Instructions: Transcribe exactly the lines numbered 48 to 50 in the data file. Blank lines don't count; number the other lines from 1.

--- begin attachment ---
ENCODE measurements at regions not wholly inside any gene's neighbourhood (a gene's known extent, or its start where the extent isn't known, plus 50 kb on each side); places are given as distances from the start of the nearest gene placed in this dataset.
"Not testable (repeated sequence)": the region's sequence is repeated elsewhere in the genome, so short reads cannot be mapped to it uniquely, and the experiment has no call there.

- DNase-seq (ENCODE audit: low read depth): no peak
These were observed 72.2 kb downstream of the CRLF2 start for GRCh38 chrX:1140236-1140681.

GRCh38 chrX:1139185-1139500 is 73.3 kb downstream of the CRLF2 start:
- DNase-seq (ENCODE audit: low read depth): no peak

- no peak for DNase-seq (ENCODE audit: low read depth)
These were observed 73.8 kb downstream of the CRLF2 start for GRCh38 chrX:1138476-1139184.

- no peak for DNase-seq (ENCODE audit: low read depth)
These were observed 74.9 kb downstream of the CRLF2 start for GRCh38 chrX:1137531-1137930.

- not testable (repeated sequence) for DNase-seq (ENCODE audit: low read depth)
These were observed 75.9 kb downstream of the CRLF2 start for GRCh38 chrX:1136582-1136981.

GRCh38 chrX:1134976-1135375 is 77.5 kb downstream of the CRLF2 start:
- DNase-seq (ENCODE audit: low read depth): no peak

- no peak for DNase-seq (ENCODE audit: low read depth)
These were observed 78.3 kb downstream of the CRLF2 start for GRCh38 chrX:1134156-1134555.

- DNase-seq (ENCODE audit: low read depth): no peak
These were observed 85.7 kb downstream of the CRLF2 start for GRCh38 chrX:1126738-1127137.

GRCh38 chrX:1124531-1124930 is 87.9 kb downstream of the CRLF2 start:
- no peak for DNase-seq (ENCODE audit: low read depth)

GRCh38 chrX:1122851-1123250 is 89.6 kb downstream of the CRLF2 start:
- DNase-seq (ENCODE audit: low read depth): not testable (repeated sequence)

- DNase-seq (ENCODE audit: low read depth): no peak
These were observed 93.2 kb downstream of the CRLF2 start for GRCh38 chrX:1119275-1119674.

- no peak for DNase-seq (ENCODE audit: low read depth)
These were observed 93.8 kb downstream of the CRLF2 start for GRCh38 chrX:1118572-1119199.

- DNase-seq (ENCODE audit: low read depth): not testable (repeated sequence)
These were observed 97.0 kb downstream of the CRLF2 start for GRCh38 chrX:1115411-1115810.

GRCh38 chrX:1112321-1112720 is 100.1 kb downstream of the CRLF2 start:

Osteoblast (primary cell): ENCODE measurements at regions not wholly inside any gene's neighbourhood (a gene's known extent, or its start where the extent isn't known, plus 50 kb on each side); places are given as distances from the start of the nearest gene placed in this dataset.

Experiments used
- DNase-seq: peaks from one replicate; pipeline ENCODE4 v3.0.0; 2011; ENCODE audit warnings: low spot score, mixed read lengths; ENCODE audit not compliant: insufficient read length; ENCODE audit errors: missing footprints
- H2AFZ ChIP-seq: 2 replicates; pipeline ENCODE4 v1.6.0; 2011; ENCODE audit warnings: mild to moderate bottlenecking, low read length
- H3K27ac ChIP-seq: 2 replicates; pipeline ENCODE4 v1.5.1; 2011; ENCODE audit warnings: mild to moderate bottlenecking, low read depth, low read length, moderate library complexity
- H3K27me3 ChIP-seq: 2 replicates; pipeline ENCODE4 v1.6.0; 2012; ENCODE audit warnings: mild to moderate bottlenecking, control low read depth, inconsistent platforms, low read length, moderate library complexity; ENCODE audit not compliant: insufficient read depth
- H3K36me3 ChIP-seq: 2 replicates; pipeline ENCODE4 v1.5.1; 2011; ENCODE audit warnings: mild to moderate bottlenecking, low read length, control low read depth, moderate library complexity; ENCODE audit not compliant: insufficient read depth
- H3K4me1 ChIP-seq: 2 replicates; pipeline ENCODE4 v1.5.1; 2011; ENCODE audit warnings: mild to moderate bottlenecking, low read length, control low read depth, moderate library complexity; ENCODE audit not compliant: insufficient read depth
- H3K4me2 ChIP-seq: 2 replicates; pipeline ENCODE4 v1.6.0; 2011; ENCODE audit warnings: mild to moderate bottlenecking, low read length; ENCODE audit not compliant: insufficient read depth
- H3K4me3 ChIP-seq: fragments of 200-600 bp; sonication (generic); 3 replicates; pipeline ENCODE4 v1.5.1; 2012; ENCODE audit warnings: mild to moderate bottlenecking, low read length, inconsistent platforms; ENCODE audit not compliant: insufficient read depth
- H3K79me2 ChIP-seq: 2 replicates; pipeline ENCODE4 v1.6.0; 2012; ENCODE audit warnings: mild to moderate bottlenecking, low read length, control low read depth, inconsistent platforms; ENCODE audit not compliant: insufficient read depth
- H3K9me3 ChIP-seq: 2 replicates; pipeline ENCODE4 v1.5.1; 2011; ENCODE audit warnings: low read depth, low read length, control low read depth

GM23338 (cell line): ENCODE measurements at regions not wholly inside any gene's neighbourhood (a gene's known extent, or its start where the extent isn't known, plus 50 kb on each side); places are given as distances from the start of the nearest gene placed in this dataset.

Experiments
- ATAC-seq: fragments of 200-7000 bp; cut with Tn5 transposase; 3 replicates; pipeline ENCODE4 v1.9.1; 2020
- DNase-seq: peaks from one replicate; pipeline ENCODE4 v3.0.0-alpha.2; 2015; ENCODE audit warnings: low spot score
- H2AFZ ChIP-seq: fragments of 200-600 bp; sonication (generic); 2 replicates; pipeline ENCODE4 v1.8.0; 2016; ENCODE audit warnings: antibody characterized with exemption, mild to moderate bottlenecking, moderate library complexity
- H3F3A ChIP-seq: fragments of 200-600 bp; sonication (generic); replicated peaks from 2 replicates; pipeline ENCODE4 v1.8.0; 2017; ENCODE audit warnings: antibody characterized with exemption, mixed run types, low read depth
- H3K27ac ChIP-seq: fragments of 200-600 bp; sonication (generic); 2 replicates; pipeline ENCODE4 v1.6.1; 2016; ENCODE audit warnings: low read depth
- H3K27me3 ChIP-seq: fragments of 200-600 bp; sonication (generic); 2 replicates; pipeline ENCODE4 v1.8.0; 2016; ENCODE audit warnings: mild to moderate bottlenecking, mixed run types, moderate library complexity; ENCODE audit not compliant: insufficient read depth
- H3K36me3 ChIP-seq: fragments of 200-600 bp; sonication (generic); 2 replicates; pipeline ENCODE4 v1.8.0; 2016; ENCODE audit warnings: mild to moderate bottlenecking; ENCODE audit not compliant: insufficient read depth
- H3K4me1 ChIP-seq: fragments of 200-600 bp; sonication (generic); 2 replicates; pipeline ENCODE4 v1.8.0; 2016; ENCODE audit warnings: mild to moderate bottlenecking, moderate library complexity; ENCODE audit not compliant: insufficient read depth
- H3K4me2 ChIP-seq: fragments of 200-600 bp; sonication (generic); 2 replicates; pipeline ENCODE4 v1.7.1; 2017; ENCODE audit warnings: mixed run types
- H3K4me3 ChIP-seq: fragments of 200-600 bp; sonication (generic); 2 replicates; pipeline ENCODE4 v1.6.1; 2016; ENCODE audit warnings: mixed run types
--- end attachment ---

- H3K27ac ChIP-seq: fragments of 200-600 bp; sonication (generic); 2 replicates; pipeline ENCODE4 v1.6.1; 2016; ENCODE audit warnings: low read depth
- H3K27me3 ChIP-seq: fragments of 200-600 bp; sonication (generic); 2 replicates; pipeline ENCODE4 v1.8.0; 2016; ENCODE audit warnings: mild to moderate bottlenecking, mixed run types, moderate library complexity; ENCODE audit not compliant: insufficient read depth
- H3K36me3 ChIP-seq: fragments of 200-600 bp; sonication (generic); 2 replicates; pipeline ENCODE4 v1.8.0; 2016; ENCODE audit warnings: mild to moderate bottlenecking; ENCODE audit not compliant: insufficient read depth